Microsoft released a security advisory about a new 0-day vulnerability in all current versions of the company’s Internet Explorer – except for the not yet final Internet Explorer 9. The vulnerability exists within the processing of so-called cascading style sheets (CSS) for defining the layout of a website and allows for remote code execution. This means, by steering unsuspecting users to manipulated websites for example via emails, attackers can infect the users’ PCs with malware like Trojans.
A patch is not yet available and Microsoft doesn’t announce when it plans to ready one. But the advisory lists some workarounds to mitigate possible attacks: Enable data execution prevention (DEP), use own/custom CSS, using the EMET toolkit and setting the local and Internet zone settings in IE to “high” to block execution of ActiveX controls and Active Scripting. Later today, Microsoft plans to release a Fix-it tool to ease the task of securing the Internet Explorer.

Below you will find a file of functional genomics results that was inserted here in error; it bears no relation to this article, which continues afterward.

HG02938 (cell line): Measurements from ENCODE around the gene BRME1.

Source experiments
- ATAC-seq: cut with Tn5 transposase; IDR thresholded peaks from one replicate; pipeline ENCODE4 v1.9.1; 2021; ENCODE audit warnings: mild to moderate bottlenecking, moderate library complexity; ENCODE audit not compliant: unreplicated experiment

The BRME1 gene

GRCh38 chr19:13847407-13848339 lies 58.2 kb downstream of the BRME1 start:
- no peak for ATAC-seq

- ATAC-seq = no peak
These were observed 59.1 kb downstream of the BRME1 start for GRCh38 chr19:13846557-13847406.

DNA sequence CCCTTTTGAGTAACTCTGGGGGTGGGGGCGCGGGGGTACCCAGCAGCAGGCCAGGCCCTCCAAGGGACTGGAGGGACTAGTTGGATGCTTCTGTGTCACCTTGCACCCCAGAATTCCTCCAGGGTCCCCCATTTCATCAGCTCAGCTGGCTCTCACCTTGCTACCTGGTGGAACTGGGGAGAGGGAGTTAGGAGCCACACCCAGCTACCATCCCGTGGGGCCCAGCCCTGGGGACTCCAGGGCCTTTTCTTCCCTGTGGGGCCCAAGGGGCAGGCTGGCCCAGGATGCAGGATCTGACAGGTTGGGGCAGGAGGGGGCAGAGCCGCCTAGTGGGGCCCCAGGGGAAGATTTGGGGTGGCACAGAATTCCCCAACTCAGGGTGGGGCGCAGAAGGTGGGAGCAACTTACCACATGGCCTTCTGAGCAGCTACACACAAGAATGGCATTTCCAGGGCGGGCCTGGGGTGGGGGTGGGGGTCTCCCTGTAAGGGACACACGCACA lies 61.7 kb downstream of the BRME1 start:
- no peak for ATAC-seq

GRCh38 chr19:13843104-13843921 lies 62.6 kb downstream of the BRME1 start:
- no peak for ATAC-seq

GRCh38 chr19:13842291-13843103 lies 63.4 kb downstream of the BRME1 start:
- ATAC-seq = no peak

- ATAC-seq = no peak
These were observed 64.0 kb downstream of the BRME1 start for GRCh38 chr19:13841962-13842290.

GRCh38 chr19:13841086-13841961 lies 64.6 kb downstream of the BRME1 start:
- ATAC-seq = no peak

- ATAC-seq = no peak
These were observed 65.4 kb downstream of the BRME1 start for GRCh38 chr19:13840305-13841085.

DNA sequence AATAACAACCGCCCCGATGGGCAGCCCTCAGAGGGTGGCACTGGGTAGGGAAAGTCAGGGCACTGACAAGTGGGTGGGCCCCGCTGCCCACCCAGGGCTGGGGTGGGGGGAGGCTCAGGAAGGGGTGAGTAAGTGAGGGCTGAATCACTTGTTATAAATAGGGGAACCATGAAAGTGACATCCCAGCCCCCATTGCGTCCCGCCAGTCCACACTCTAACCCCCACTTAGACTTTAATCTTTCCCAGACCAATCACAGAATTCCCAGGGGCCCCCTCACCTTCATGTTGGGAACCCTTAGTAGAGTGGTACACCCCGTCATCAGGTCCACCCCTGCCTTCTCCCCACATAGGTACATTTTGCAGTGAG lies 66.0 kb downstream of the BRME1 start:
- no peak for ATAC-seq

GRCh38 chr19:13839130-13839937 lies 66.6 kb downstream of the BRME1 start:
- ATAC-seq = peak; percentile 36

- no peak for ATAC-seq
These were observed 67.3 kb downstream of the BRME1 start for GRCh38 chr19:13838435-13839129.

This vulnerability is already exploited in a limited fashion. Avira anti malware solutions detect the exploits as EXP/CVE-2010-3962 and thus protect the users.